Could Cooper Cronk’s switch to Sydney transform the Roosters into Premiers?

Melbourne Storm’s outstanding trio of Cameron Smith, Billy Slater and Cooper Cronk ultimately turned out to be the difference in the race for the 2017 NRL Premiership, with the creative cog of Craig Bellamy’s side providing Storm with the structure to blitz the regular season before sweeping aside the North Queensland Cowboys 32-6 in the NRL Grand Final in early October.

Smith, Slater and Cronk were outstanding on that evening at the ANZ Stadium, with the trio’s attacking play on occasion breathtaking. Mal Meninga will be hoping that his Melbourne trio can guide the Australian national team to another World Cup trophy later in 2017, and after a magnificent start against England, the signs were promising.

However, shortly after Australia’s opening fixture of the World Cup it was announced that Cronk, Melbourne’s long-serving number seven would not be retiring as had been initially reported. Instead, the 33-year-old would be linking up with the Sydney Roosters on a lucrative two-year deal.

 

Cronk’s move has been criticised by certain people within the NRL, with ex-Sydney Rooster, Willie Mason, citing the club’s short-sightedness with regard to the veteran’s age. However, there are plenty of positives with Cronk’s arrival, with the Australian half bringing plenty of experience to the Roosters. Last season, Sydney finished the regular season second only to Cronk’s Melbourne, but could not put together a run to reach the Grand Final.

Melbourne are priced at $6.00 in the rugby league betting markets to defend their title in 2018, with Sydney favourites to win their first Premier since 2013 with Australian half, Cronk, in their ranks.

Cronk was extremely impressive during the 2017 campaign, and will almost certainly have a positive impact on his new colleagues. Doubts have been raised about the 33-year-old’s ability without Smith and Slater in the same XIII, but his creativity should still shine through, and plenty of fantasy league players will be keen to include a player that scored six tries and assisted a further 16 in his 22 appearances last season.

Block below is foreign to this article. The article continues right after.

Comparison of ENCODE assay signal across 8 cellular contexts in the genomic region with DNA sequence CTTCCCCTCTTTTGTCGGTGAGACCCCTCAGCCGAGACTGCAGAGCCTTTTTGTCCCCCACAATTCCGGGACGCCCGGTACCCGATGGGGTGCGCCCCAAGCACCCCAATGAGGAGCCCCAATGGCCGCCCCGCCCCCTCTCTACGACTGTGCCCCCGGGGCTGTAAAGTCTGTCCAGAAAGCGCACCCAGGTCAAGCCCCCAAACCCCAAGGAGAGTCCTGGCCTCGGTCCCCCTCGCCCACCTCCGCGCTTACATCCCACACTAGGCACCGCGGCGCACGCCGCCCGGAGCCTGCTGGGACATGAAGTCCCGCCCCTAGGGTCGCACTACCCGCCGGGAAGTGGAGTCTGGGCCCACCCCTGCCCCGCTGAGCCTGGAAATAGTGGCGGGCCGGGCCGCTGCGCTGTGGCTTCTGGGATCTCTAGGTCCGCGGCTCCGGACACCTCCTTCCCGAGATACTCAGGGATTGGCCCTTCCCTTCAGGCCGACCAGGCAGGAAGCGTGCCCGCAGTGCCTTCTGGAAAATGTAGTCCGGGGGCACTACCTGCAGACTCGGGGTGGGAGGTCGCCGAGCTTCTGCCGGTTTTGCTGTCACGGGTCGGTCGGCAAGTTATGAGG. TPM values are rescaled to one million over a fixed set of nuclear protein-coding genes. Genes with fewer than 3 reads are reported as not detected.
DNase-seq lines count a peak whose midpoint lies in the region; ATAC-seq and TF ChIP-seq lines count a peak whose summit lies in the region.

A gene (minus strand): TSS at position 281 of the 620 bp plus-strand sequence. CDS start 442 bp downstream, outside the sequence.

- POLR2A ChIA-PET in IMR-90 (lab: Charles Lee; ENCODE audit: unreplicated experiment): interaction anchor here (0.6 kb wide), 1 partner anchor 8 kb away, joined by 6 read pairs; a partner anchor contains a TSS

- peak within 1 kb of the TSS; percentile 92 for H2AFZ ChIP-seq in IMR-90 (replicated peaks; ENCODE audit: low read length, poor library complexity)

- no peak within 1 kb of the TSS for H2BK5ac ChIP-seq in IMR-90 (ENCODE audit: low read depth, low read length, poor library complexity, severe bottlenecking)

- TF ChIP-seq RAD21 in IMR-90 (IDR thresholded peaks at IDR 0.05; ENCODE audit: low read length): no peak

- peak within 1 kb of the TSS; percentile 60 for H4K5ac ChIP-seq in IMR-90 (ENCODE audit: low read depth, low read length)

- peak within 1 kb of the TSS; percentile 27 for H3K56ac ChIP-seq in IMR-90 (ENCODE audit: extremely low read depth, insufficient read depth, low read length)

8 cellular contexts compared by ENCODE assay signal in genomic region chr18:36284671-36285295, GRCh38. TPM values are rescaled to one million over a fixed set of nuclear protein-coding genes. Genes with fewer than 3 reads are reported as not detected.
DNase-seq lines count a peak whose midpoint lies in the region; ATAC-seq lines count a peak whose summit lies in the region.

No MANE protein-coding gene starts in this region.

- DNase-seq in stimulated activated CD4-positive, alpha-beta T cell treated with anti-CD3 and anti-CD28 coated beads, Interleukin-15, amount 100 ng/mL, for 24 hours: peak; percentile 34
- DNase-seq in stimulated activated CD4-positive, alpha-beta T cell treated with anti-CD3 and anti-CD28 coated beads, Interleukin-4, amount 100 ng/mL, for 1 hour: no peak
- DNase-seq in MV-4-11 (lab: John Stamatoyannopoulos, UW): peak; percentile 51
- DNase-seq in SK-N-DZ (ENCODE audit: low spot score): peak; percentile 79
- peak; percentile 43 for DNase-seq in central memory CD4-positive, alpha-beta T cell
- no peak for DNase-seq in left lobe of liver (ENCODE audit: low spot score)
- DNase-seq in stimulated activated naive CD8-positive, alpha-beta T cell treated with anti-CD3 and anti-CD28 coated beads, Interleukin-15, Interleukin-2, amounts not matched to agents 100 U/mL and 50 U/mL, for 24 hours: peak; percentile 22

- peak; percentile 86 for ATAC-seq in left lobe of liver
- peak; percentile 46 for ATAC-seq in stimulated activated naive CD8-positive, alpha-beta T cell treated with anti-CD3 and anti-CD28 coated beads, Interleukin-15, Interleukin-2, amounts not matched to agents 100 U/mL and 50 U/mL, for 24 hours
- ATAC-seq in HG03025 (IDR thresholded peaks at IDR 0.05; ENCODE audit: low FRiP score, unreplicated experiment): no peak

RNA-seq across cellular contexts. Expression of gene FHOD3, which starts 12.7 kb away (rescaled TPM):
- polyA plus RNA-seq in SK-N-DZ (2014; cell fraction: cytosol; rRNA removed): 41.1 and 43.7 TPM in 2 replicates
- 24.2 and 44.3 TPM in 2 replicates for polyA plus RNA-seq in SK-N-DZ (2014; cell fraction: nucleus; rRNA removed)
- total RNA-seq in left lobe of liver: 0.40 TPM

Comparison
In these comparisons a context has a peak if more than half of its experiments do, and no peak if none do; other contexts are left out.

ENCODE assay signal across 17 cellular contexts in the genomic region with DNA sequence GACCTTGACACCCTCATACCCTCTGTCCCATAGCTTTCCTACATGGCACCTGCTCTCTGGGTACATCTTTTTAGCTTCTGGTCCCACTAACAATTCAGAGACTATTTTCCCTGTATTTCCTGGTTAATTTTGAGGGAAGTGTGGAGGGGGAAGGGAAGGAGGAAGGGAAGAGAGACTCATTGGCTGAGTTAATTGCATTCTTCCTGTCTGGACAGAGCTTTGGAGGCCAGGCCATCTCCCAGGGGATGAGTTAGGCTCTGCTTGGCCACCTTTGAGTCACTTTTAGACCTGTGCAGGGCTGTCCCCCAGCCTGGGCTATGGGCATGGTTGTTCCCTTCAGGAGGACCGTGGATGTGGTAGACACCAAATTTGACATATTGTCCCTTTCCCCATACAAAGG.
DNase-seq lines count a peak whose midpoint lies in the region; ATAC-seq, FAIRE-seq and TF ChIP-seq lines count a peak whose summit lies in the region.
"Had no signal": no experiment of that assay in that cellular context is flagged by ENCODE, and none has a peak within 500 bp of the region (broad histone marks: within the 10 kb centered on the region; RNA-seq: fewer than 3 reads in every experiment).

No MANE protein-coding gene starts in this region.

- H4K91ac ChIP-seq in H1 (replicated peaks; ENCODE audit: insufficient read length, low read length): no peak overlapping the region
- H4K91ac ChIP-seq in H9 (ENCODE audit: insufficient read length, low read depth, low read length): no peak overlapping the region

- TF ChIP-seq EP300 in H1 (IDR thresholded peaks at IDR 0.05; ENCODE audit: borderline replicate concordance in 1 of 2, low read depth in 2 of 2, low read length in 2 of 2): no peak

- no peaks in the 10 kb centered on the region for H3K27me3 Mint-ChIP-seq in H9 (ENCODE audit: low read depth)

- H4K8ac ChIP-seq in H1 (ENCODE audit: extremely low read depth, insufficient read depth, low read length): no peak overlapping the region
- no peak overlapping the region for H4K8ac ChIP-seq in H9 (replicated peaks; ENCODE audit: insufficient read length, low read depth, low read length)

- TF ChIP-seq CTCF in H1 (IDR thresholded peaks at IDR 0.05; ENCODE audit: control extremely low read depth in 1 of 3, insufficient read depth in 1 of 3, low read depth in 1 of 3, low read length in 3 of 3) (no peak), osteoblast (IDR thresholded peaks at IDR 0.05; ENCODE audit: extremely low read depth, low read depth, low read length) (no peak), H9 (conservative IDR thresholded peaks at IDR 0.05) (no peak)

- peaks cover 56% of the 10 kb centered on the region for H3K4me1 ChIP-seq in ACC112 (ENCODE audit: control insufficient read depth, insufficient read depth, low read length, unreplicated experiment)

What Cronk isn’t a running half, he will not provide metres or many offloads, but what he will provide is incredible game organisation and creativity, with his ability to bring players into the game among the best the NRL has ever seen. Whilst Cronk has never been in the shadow of Smith or Slater, his move to Sydney could prove to be the moment any of his doubters are proved wrong and the world realises what an exceptional talent Cronk is.

The way Cronk was appreciated at Melbourne was special, and seeing the tributes pour in for the half-back was special. Smith, Slater and everybody associated with Melbourne are sure to miss Cronk next season, particularly when you consider the impact he continues to have, both domestically and internationally on the biggest stage. Last season, Sydney Roosters were the team that rivalled Melbourne in the race for silverware, despite not reaching the Grand Final. Cronk’s transfer could well spell the beginning on a switch in momentum in the NRL – albeit a temporary one.

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